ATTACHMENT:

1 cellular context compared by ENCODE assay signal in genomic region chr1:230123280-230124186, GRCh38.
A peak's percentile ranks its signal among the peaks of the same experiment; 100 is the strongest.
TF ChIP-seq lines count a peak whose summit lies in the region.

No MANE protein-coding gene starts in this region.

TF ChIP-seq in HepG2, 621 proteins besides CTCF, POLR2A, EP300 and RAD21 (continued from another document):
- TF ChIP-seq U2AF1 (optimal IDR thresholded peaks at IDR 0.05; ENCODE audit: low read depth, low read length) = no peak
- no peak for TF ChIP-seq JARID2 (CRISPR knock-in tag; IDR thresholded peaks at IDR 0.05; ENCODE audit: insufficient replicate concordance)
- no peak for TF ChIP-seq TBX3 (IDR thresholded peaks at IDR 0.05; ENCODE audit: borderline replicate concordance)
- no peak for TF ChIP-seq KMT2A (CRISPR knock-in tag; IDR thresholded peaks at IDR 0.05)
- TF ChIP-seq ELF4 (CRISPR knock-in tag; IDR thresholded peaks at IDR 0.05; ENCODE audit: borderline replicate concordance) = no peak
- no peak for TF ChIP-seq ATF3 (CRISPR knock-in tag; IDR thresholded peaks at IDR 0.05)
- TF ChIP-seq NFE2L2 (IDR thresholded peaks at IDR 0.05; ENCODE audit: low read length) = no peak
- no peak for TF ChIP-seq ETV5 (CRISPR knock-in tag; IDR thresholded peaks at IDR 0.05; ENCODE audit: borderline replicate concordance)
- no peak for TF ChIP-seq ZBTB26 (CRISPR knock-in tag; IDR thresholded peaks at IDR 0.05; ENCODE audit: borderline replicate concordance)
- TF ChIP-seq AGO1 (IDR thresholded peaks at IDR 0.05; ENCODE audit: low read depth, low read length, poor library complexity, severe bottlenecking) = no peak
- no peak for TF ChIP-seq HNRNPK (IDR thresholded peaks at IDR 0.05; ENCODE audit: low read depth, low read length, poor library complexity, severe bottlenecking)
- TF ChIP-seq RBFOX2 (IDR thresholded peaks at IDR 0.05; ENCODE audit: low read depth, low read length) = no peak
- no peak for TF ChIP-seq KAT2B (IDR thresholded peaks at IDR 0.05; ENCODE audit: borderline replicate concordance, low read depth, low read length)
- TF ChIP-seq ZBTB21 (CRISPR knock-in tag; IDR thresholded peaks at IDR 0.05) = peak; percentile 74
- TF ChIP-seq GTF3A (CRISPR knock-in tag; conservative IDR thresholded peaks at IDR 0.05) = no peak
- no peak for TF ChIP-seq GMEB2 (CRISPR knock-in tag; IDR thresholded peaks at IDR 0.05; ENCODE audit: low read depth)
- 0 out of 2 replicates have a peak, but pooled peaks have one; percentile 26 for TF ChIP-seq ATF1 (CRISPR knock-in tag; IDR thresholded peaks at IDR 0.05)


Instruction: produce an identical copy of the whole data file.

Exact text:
1 cellular context compared by ENCODE assay signal in genomic region chr1:230123280-230124186, GRCh38.
A peak's percentile ranks its signal among the peaks of the same experiment; 100 is the strongest.
TF ChIP-seq lines count a peak whose summit lies in the region.

No MANE protein-coding gene starts in this region.

TF ChIP-seq in HepG2, 621 proteins besides CTCF, POLR2A, EP300 and RAD21 (continued from another document):
- TF ChIP-seq U2AF1 (optimal IDR thresholded peaks at IDR 0.05; ENCODE audit: low read depth, low read length) = no peak
- no peak for TF ChIP-seq JARID2 (CRISPR knock-in tag; IDR thresholded peaks at IDR 0.05; ENCODE audit: insufficient replicate concordance)
- no peak for TF ChIP-seq TBX3 (IDR thresholded peaks at IDR 0.05; ENCODE audit: borderline replicate concordance)
- no peak for TF ChIP-seq KMT2A (CRISPR knock-in tag; IDR thresholded peaks at IDR 0.05)
- TF ChIP-seq ELF4 (CRISPR knock-in tag; IDR thresholded peaks at IDR 0.05; ENCODE audit: borderline replicate concordance) = no peak
- no peak for TF ChIP-seq ATF3 (CRISPR knock-in tag; IDR thresholded peaks at IDR 0.05)
- TF ChIP-seq NFE2L2 (IDR thresholded peaks at IDR 0.05; ENCODE audit: low read length) = no peak
- no peak for TF ChIP-seq ETV5 (CRISPR knock-in tag; IDR thresholded peaks at IDR 0.05; ENCODE audit: borderline replicate concordance)
- no peak for TF ChIP-seq ZBTB26 (CRISPR knock-in tag; IDR thresholded peaks at IDR 0.05; ENCODE audit: borderline replicate concordance)
- TF ChIP-seq AGO1 (IDR thresholded peaks at IDR 0.05; ENCODE audit: low read depth, low read length, poor library complexity, severe bottlenecking) = no peak
- no peak for TF ChIP-seq HNRNPK (IDR thresholded peaks at IDR 0.05; ENCODE audit: low read depth, low read length, poor library complexity, severe bottlenecking)
- TF ChIP-seq RBFOX2 (IDR thresholded peaks at IDR 0.05; ENCODE audit: low read depth, low read length) = no peak
- no peak for TF ChIP-seq KAT2B (IDR thresholded peaks at IDR 0.05; ENCODE audit: borderline replicate concordance, low read depth, low read length)
- TF ChIP-seq ZBTB21 (CRISPR knock-in tag; IDR thresholded peaks at IDR 0.05) = peak; percentile 74
- TF ChIP-seq GTF3A (CRISPR knock-in tag; conservative IDR thresholded peaks at IDR 0.05) = no peak
- no peak for TF ChIP-seq GMEB2 (CRISPR knock-in tag; IDR thresholded peaks at IDR 0.05; ENCODE audit: low read depth)
- 0 out of 2 replicates have a peak, but pooled peaks have one; percentile 26 for TF ChIP-seq ATF1 (CRISPR knock-in tag; IDR thresholded peaks at IDR 0.05)